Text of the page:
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Authoritarian tendencies

Destroying global commons

by Hans Dembowski

Opinion

Bolsonaro’s famous campaign gesture symbolising guns.

Bolsonaro’s famous campaign gesture symbolising guns.

Internationally, the rise of authoritarian leaders is linked to vested interests’ opposition to the necessary transformation to sustainable economies. In the eyes of Jair Bolsonaro, the right-wing leader who won Brazil’s presidential elections, forest protection is an unnecessary burden. In truth, the earth’s environmental balance depends on his country’s rainforest.

By coincidence, Bolsonaro won the first round of the elections precisely when the Intergovernmental Panel on Climate Change launched its latest report. The consensus of the climate scientists is that action on global warming must be taken fast. Leaders like Bolsonaro, however, are not interested in scientific evidence.

As is typical of right-wing populists, Bolsonaro’s rhetoric is racist, xenophobic and misogynist. He pretends he will re-establish an earlier, social order that was supposedly better and goes on to praise his country’s brutal military dictatorship which ended in 1985. He wants to allow the police to kill supposed criminals and citizens to arm themselves. He promises violence, not peace.

Ever since Donald Trump was elected US president two years ago, international media pundits have been discussing why right-wing populists are gaining momentum. They have mostly neglected how the trend is linked to climate change. Global warming is a huge challenge that the humanity must rise to, but it means transforming economies. To powerful vested interests, that is a threat. By denying there is a problem at all and reversing climate protection, populist leaders are serving those interests.  

In the past, both centre-left and centre-right governments tried to regulate capitalism in ways that solved the problems that market dynamics created. That is how the welfare state and environmental protection emerged (see my editorial in D+C/E+Z e-paper 2018/10). Most parties on the centre-left still take this approach, and so do some on the centre-right. However, many established conservative parties are either being taken over or replaced by post-truth populists. The new brand of leaders deny the problems instead of tackling them. They channel related fears by hounding scapegoats. They shy away from environmental responsibilities, claiming to put the national interest first.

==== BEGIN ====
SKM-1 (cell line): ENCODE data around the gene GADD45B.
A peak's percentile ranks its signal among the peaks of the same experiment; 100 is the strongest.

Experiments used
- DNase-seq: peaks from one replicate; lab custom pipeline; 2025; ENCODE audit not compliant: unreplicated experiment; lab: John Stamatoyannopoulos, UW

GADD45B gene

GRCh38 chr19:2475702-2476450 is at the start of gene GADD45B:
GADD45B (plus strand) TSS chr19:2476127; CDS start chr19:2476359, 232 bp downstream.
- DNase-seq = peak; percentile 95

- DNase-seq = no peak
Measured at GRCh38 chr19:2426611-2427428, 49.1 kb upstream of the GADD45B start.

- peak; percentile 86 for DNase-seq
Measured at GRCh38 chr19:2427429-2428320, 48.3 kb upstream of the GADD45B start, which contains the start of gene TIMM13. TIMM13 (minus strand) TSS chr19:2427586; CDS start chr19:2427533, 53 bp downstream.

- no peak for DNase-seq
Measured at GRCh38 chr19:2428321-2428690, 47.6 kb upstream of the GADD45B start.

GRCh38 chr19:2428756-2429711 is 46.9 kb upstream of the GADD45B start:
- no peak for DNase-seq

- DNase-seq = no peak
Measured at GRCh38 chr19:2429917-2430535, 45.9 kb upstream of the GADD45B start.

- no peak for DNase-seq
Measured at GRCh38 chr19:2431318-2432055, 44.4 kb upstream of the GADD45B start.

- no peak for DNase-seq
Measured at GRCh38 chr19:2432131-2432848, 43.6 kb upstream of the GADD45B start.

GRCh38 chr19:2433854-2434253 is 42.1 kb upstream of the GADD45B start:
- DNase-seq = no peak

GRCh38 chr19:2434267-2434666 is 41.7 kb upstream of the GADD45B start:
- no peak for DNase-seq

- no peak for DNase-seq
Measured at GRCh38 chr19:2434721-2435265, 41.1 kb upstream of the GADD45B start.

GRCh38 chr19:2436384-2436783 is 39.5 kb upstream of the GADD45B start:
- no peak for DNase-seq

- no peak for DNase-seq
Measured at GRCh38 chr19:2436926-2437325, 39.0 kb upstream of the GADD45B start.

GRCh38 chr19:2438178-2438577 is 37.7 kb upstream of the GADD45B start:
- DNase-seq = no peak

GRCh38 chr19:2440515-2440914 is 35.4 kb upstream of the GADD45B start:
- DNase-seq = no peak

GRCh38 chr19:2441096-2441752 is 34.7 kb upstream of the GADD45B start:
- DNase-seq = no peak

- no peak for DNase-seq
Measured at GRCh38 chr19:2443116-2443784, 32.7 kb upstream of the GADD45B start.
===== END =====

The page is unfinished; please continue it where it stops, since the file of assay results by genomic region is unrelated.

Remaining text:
Under Bolsonaro’s rule, rainforest destruction is set to accelerate fast. As Brazil has about one third of the world’s remaining rainforests, which are important carbon sinks, this is of global relevance. Protecting forests is a crucial element of climate protection.

According to Bolsonaro’s misleading message, however, the nation will benefit from exploiting underground resources below the forests or turning them into farmland. Yes, there will be short-term financial gains – but only because the environmental costs are not factored in. A rather small number of people profits from rainforest destruction, and they do not pay for the damages they cause. The damages, however, affect everyone else.

The populist approach to environmental politics will hurt the nations concerned. If the likes of Trump and Bolsonaro have their way, global warming will spin out of control. Extreme weather will cause ever increasing damages, and failed harvests will lead to dramatic food shortages. The trend is irreversible, moreover, and will become worse if certain tipping points are reached (see Dirk Messner in D+C/E+Z e-paper 2017/10). Nobody will be safe.

Populists claim to be defending the people from elite interests. In truth, they are protecting vested interests. Their policies only provide protection to the privileged few and leave everyone else to fend for themselves. They care about cash flows, not human rights. As the global commons are destroyed, social tensions will certainly increase.

The cynicism is extreme. As the Washington Post recently reported, the US administration does not want the Environmental Protection Agency to regulate car emissions even though it acknowledges that global temperatures are set to rise by four degrees Celsius. Its point is that action is meaningless because climate change is happening anyway.

Bolsonaro will most likely take a similar approach. Aware of climate change being real, he will probably claim that forest protection is useless. As in the USA, Brazil’s institutions may yet restrain the new leader to some extent by enforcing the laws. Given that Brazil’s democracy is much younger, they will struggle even harder.   

 

e-Paper no. 12 2018, 2018/12

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